Illinois Civil Justice League: February 2005

February 28, 2005

Will the REAL ‘conflict of interest’ be raised?

Trial lawyers and their accomplices ganged up on the state’s only major medical liability insurer last Wednesday calling the business relationship between the non-profit Illinois State Medical Society and the non-profit ISMIE Mutual (the physician-owned medical liability insurer) a “conflict of interest”.

However, the REAL “conflict of interest” is the relationship between the former director Jay Angoff – posing as a “former industry regulator” – and the Illinois Trial Lawyers Association (ITLA), which “hired” Angoff sometime before May 2004.

According to then-ITLA President Michael Schostok in his May 2004 Vested Interest column:

What wasn’t as clear was how the medical malpractice liability insurance problem would develop here in Illinois. As it turned out, this issue consumed much of the organization’s efforts over the last year as ITLA sought to preserve the rights of Illinois citizens and uncover the truth behind this reoccurring problem. We responded in an aggressive fashion by hiring a well-respected and nationally-known insurance industry expert, Jay Angoff, to analyze the reasons behind the recent escalation of medical malpractice insurance premiums and to inform state legislators about the reasons behind the “crisis.”

So, when Angoff attacked ISMS and ISMIE last Wednesday, was Angoff providing ITLA with the “aggressive” attack on the insurance industry that ITLA paid him to provide?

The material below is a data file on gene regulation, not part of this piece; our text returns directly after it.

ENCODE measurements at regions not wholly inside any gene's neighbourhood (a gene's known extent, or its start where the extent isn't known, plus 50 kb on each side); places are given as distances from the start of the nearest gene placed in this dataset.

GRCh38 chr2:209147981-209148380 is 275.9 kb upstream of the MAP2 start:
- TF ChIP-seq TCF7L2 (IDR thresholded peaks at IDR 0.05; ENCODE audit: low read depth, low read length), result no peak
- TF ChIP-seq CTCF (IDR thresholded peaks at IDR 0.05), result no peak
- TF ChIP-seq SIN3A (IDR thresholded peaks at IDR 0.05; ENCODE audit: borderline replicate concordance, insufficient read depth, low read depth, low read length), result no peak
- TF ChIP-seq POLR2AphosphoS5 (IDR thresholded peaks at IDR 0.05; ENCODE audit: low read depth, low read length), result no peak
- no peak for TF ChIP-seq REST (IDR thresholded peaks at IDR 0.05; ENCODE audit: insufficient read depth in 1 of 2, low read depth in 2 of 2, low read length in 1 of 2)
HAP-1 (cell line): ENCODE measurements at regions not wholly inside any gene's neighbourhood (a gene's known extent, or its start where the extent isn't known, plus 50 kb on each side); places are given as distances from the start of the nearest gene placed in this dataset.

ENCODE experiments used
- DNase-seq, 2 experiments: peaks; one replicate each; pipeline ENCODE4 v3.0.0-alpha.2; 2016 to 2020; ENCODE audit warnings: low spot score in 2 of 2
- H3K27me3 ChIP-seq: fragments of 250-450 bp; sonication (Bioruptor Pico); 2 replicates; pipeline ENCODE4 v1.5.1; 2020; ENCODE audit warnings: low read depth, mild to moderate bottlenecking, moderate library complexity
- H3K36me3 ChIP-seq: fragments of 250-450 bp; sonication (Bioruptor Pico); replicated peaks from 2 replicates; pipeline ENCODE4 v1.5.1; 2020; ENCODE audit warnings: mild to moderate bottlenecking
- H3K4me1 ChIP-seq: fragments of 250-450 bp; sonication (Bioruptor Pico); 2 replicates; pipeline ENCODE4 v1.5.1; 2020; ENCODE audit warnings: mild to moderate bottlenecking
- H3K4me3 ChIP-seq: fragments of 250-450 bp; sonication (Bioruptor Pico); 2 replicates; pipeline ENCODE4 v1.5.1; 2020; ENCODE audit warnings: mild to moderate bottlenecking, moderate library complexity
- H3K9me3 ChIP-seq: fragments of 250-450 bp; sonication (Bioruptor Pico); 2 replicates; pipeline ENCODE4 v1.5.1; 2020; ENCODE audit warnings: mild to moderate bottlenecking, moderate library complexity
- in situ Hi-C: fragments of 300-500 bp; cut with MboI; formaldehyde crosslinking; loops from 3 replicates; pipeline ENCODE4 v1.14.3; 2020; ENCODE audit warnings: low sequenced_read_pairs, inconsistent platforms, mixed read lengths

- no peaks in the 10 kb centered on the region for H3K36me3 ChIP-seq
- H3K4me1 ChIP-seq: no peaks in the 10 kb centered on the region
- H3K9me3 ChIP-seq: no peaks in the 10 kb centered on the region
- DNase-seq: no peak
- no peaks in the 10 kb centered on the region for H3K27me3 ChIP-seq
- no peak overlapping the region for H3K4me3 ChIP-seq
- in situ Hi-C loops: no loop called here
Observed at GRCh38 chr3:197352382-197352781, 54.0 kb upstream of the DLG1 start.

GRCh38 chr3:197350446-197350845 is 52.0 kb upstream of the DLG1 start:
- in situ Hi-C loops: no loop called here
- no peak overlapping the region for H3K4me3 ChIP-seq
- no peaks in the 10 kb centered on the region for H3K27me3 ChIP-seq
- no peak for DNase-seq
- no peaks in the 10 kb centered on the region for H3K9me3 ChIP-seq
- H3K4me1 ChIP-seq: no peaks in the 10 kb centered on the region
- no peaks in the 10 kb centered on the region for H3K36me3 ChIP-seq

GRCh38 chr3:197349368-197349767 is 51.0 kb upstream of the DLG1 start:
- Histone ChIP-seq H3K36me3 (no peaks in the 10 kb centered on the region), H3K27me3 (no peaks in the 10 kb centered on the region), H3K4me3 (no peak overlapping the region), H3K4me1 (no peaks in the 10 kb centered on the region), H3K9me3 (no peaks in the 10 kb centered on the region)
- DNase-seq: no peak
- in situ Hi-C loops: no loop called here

While newspapers reported Angoff’s testimony as a “former industry regulator” reciting a perceived “conflict of interest” between ISMS and ISMIE, House legislators were prohibited by the lack of dialogue to ask Angoff about his much more obvious and deliberately concealed “conflict of interest” with the ITLA.

And this isn’t the first time that Angoff has been a paid spokesperson for a trial lawyer’s group…

According to the Baltimore Sun, Angoff is also a paid consultant for the Maryland Trial Lawyers Association. Angoff was also an expert witness for the Kentucky Academy of Trial Lawyers.

Roger Brown & Associates, the firm for which Angoff serves “Of Counsel,” is a plaintiff’s firm specializing in very serious personal injury cases, including medical malpractice, class actions, and wrongful death. Angoff’s biography page lists his memberships with the Missouri Association of Trial Lawyers and the Association of Trial Lawyers of America.

Further investigation of Jay Angoff’s past affiliations includes stints as counsel for Congress Watch and the National Insurance Consumer Organization, both founded by “consumer” (aka trial lawyer) activist Ralph Nader.

Angoff even has a history of “attacks” on tort reformers, cited in the famous 1990 Forbes “Ralph Nader Inc.” article:

“When American Tort Reform Association former president James Coyne asked Nader about his plaintiff attorney funding at a press conference in Washington, he stormed from the podium and his supporter, Jay Angoff, rushed over and punched Coyne in the eye.